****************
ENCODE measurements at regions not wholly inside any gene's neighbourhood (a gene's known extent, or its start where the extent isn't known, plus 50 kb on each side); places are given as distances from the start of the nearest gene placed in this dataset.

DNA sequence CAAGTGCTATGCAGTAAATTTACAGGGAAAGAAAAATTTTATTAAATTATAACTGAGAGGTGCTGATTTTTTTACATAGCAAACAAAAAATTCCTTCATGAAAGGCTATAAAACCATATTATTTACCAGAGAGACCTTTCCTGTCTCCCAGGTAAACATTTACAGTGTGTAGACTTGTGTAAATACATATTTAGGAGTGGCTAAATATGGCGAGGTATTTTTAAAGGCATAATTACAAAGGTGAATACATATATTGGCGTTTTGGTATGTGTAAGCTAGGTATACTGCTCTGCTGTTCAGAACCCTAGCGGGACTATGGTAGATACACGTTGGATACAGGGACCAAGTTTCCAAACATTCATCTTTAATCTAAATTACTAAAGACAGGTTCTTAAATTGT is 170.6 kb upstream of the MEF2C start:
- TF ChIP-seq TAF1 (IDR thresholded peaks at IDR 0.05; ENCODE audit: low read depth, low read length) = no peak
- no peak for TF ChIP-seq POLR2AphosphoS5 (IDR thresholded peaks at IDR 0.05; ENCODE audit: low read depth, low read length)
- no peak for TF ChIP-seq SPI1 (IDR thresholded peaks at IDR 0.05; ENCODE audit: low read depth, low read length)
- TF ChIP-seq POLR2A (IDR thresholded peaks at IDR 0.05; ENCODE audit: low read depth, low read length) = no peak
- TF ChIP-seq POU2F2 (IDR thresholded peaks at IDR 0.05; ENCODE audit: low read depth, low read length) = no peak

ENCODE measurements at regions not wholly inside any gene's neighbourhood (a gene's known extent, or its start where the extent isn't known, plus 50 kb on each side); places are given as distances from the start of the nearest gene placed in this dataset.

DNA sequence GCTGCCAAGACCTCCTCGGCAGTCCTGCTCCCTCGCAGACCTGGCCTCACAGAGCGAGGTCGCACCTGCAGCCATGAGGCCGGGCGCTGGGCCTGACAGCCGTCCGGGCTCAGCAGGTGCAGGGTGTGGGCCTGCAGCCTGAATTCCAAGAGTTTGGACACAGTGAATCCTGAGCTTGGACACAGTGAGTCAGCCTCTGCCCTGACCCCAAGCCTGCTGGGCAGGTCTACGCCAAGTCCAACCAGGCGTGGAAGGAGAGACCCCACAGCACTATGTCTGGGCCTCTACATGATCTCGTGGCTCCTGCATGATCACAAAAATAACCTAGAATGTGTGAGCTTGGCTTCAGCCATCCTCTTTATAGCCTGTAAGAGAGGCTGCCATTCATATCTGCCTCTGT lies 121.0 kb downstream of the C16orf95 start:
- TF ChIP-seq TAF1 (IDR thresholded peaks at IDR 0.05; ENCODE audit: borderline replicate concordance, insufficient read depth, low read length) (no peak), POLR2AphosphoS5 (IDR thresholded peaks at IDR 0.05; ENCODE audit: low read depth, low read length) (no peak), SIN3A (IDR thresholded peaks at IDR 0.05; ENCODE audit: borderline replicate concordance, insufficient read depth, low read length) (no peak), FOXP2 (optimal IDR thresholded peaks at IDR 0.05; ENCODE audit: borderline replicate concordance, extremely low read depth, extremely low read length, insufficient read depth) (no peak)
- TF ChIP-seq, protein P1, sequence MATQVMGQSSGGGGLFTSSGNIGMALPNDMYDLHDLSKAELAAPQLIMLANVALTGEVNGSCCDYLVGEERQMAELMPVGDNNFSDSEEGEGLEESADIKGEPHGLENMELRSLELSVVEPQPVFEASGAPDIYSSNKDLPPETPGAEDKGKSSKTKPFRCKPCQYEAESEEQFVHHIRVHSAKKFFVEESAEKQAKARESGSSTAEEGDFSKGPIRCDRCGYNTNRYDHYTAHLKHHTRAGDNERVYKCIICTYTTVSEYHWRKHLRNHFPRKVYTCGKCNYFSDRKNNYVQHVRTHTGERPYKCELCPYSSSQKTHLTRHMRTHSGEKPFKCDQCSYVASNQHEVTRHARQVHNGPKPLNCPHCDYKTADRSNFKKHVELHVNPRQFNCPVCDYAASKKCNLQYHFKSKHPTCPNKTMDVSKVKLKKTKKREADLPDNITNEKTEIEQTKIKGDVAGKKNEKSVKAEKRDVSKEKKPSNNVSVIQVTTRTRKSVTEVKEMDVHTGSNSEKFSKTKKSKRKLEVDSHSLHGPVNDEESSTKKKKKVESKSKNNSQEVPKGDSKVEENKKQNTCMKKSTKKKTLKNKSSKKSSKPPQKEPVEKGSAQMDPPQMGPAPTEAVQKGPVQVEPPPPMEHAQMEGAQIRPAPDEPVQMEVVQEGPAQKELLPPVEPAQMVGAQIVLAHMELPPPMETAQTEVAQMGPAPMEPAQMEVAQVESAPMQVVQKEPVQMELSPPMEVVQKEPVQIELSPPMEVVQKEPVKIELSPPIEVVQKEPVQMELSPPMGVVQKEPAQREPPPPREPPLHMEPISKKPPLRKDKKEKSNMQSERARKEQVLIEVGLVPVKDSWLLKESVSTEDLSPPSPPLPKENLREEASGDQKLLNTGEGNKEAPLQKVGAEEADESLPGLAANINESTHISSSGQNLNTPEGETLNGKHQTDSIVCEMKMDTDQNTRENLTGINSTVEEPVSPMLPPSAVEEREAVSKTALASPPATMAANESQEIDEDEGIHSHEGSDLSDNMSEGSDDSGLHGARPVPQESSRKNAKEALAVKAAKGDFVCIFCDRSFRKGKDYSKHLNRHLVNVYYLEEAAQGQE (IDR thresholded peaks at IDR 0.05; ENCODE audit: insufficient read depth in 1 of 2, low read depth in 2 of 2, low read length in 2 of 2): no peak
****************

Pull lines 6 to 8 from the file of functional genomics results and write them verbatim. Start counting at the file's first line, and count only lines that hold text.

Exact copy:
- TF ChIP-seq POLR2A (IDR thresholded peaks at IDR 0.05; ENCODE audit: low read depth, low read length) = no peak
- TF ChIP-seq POU2F2 (IDR thresholded peaks at IDR 0.05; ENCODE audit: low read depth, low read length) = no peak

ENCODE measurements at regions not wholly inside any gene's neighbourhood (a gene's known extent, or its start where the extent isn't known, plus 50 kb on each side); places are given as distances from the start of the nearest gene placed in this dataset.